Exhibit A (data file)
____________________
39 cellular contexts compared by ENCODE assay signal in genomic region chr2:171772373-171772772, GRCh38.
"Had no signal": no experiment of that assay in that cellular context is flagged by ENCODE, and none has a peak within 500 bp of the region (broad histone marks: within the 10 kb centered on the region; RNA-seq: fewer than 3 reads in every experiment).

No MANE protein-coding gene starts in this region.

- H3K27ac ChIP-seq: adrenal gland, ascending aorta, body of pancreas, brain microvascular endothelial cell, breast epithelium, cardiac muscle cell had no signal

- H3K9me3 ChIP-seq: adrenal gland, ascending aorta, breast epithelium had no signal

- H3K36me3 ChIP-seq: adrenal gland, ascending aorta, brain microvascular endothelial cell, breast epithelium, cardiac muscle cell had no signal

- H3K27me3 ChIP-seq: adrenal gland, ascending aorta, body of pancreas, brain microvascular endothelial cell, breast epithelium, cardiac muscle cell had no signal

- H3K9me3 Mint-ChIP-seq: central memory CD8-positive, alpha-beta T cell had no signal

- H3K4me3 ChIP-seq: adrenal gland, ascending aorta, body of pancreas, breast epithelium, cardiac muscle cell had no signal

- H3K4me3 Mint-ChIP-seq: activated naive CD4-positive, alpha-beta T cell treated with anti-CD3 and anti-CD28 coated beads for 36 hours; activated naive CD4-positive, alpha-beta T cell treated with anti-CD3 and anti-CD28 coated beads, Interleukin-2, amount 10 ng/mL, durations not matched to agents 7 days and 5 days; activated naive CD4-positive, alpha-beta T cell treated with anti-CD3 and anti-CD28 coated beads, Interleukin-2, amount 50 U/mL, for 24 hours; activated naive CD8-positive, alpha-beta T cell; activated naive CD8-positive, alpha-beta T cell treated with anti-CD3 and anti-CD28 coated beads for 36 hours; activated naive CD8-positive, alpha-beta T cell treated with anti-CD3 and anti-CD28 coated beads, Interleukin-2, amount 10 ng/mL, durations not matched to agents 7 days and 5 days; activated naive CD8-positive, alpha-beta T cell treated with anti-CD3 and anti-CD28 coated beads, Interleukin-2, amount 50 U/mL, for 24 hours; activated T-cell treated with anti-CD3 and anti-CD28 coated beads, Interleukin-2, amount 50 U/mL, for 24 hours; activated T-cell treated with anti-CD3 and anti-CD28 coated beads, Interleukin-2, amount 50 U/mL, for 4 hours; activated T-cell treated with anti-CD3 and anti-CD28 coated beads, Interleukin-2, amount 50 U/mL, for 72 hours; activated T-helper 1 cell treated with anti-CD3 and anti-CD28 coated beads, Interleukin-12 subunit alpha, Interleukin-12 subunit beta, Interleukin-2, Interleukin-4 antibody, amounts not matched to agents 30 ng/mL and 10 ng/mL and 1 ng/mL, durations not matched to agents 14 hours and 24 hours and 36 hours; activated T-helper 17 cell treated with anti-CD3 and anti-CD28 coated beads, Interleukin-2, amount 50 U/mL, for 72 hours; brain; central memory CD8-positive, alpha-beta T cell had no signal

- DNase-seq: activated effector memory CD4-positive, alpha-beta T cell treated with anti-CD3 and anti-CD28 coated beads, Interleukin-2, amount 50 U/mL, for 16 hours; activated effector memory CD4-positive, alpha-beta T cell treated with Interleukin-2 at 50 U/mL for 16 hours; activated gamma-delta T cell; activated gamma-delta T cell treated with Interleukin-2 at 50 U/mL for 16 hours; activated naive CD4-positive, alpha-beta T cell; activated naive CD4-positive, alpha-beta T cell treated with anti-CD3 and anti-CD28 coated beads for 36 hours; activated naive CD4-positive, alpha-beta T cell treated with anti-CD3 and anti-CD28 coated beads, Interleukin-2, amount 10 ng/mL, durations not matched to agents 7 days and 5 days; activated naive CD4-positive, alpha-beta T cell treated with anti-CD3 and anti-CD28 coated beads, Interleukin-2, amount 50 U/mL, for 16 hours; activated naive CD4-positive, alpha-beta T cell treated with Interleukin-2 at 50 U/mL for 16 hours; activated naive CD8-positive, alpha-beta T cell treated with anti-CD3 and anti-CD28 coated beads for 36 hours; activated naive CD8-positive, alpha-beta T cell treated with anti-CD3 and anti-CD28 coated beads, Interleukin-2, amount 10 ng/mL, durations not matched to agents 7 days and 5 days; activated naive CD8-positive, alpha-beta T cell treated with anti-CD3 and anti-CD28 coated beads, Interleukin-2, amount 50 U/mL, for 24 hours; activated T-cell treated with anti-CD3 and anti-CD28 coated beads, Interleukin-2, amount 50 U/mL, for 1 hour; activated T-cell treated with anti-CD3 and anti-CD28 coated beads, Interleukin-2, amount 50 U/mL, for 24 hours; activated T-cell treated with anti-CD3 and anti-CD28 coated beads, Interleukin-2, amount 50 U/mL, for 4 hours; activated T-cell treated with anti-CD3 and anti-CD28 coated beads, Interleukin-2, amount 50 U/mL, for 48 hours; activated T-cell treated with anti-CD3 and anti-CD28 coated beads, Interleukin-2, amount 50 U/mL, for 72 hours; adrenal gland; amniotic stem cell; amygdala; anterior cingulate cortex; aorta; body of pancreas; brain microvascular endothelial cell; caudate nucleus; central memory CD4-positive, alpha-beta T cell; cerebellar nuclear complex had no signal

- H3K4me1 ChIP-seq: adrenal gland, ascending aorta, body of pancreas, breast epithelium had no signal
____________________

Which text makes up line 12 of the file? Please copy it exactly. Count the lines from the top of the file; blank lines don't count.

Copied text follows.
- H3K4me1 ChIP-seq: adrenal gland, ascending aorta, body of pancreas, breast epithelium had no signal